Con: Carter (2/3) 40', 80'
Pen: Carter (4/4) 8', 27', 36', 75'
Drop: Carter 70'
ReportTry: Pocock 53' c
Kuridrani 64' c
Con: Foley (2/2) 54', 65'
Pen: Foley (1/1) 14'
Twickenham Stadium, London
Attendance: 80,125
Referee: Nigel Owens (Wales)
New Zealand
FB 15 Ben Smith Yellow card 52'
RW 14 Nehe Milner-Skudder downward-facing red arrow 65'
OC 13 Conrad Smith downward-facing red arrow 40'
IC 12 Ma'a Nonu
LW 11 Julian Savea
FH 10 Dan Carter
SH 9 Aaron Smith downward-facing red arrow 71'
N8 8 Kieran Read
OF 7 Richie McCaw (c) downward-facing red arrow 80'
BF 6 Jerome Kaino downward-facing red arrow 71'
RL 5 Sam Whitelock
LL 4 Brodie Retallick
TP 3 Owen Franks downward-facing red arrow 54'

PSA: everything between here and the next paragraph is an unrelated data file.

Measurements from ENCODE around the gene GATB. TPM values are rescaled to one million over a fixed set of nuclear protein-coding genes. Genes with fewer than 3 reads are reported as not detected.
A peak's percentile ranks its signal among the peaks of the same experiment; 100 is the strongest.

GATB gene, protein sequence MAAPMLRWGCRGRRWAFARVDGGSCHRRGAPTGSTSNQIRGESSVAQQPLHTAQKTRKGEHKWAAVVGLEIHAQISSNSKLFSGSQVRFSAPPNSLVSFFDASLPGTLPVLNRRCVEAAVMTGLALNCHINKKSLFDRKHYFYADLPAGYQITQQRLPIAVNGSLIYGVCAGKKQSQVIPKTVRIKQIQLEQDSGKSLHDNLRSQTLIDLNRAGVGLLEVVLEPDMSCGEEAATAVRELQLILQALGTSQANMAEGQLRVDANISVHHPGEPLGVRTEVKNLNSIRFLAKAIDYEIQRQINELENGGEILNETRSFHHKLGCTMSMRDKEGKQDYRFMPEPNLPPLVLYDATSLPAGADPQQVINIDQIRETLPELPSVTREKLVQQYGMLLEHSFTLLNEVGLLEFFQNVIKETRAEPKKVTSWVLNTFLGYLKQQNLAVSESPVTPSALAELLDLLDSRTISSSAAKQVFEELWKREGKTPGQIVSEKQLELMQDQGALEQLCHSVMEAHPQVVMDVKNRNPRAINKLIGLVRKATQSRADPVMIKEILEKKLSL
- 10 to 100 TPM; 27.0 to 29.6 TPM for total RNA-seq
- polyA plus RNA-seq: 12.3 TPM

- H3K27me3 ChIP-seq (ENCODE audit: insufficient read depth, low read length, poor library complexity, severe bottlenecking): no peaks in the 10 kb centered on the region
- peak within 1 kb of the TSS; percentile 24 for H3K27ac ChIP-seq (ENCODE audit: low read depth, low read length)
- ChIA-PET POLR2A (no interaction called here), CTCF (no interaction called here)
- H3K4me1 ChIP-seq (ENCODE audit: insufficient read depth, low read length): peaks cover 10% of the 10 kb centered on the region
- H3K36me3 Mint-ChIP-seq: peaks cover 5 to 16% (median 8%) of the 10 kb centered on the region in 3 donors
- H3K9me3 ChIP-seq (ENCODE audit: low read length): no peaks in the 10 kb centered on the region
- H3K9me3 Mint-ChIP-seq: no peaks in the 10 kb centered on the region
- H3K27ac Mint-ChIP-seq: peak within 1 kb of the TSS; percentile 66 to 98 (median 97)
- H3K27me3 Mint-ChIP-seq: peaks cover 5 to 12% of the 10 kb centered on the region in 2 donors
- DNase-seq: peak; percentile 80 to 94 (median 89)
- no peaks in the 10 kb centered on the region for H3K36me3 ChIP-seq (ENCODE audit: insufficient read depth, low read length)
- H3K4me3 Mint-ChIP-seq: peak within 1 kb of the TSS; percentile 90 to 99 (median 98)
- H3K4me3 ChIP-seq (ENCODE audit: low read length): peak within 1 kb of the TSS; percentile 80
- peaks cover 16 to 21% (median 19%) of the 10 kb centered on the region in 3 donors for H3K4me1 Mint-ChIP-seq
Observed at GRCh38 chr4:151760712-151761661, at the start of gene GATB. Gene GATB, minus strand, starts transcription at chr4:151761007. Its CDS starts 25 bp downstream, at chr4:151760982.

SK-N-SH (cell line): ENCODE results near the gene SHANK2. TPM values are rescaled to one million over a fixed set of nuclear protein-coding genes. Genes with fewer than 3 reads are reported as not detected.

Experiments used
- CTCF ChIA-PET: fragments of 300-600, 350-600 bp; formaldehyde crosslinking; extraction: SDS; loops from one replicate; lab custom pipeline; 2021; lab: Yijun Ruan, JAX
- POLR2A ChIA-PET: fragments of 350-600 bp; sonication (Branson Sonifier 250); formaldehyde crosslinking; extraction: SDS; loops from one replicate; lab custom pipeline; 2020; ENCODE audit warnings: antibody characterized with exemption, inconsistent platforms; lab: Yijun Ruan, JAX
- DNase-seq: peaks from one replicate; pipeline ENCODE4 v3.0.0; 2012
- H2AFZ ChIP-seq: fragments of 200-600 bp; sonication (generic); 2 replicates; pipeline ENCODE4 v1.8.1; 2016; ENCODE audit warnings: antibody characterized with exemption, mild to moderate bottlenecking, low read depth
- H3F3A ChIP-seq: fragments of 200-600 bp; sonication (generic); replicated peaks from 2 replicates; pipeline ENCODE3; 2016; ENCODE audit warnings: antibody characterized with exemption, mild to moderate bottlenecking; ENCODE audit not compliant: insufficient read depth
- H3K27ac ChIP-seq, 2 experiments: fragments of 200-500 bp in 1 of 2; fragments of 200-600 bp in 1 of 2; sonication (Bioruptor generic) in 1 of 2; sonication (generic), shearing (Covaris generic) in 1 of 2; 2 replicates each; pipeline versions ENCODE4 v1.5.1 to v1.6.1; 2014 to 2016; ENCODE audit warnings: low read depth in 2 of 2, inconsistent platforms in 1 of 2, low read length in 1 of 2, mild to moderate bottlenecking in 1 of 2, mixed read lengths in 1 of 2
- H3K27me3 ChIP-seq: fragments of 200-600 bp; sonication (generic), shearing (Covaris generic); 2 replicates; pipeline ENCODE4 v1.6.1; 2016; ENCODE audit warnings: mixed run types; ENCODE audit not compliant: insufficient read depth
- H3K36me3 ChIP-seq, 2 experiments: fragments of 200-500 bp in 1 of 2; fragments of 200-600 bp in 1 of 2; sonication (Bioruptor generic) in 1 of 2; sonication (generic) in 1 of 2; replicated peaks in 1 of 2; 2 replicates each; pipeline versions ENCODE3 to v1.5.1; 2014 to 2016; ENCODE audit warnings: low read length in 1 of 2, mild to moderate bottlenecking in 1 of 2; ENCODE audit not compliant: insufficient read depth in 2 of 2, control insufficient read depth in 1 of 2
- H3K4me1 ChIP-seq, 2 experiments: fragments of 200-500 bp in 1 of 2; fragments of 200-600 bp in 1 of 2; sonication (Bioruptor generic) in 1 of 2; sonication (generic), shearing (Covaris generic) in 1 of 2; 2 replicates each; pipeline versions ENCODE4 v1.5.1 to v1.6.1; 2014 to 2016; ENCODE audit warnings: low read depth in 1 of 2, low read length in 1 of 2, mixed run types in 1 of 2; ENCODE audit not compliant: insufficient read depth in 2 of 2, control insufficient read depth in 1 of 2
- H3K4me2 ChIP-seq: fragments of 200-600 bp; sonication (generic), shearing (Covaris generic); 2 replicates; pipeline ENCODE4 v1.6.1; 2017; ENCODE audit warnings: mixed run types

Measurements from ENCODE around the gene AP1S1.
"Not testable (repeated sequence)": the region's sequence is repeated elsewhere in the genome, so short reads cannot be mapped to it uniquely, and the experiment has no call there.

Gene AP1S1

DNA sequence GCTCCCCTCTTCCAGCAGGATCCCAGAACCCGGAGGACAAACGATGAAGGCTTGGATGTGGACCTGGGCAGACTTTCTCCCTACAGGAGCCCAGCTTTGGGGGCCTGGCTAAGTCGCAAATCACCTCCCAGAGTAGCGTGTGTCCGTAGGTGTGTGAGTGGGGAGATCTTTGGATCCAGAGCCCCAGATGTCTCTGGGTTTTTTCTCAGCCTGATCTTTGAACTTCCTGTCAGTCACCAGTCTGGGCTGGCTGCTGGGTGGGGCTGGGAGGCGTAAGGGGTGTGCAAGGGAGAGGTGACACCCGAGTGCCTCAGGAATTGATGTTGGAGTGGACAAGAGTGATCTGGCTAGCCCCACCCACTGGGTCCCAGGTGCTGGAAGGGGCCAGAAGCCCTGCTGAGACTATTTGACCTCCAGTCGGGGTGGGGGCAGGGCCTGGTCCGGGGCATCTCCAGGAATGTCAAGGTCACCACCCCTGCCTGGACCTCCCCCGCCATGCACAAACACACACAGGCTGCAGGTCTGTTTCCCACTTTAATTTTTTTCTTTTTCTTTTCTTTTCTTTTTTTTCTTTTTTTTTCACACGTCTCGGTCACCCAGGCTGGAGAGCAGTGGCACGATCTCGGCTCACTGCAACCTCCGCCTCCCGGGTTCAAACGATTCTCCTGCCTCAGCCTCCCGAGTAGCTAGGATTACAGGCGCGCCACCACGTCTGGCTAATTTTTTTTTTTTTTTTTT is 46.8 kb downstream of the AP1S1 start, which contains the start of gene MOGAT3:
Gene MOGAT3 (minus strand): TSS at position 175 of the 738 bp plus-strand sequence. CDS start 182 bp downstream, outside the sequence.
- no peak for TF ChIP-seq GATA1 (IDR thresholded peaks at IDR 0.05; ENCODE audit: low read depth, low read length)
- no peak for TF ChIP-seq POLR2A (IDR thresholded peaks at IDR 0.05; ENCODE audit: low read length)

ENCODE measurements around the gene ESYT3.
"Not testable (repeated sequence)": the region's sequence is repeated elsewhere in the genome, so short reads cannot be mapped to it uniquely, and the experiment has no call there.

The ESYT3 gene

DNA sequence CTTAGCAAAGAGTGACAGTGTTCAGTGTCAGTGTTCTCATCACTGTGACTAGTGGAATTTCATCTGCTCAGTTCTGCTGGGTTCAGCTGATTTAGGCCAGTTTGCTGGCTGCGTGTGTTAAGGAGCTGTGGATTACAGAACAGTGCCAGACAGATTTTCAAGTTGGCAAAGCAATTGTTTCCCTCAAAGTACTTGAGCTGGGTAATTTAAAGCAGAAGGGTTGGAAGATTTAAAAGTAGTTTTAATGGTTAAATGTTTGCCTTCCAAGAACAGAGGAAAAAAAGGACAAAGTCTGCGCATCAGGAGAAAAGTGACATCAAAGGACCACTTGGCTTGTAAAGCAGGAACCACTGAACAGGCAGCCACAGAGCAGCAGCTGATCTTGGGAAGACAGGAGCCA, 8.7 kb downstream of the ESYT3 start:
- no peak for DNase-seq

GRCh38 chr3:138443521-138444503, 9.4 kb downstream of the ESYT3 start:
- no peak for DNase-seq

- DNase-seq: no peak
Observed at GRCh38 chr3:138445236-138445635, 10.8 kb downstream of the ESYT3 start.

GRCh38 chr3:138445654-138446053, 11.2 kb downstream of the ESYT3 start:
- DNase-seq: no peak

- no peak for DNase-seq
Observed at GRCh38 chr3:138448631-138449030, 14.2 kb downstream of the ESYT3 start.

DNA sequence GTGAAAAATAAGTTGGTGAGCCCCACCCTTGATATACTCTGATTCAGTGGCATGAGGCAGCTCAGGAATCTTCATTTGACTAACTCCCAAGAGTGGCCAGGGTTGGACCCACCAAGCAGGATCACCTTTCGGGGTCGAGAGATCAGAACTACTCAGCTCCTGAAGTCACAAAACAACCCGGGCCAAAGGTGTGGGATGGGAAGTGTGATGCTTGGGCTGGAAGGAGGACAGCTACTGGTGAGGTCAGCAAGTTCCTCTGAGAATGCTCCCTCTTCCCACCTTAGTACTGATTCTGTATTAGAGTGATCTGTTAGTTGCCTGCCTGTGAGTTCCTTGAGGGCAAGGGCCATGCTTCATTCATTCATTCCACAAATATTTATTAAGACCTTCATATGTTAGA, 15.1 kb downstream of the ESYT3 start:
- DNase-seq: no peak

HK 2 Dane Coles downward-facing red arrow 65'
LP 1 Joe Moody downward-facing red arrow 59'
HK 16 Keven Mealamu upward-facing green arrow 65'
PR 17 Ben Franks upward-facing green arrow 59'
PR 18 Charlie Faumuina upward-facing green arrow 54'
N8 19 Victor Vito upward-facing green arrow 71'
FL 20 Sam Cane upward-facing green arrow 80'
SH 21 Tawera Kerr-Barlow upward-facing green arrow 71'
FH 22 Beauden Barrett upward-facing green arrow 65'
CE 23 Sonny Bill Williams upward-facing green arrow 40'
New Zealand Steve Hansen
FB 15 Israel Folau
RW 14 Adam Ashley-Cooper
OC 13 Tevita Kuridrani
IC 12 Matt Giteau downward-facing red arrow 26'
LW 11 Drew Mitchell red cross icon 66' to 71'
FH 10 Bernard Foley
SH 9 Will Genia downward-facing red arrow 70'
N8 8 David Pocock
OF 7 Michael Hooper
BF 6 Scott Fardy downward-facing red arrow 61'
RL 5 Rob Simmons
LL 4 Kane Douglas downward-facing red arrow 15'
TP 3 Sekope Kepu downward-facing red arrow 59'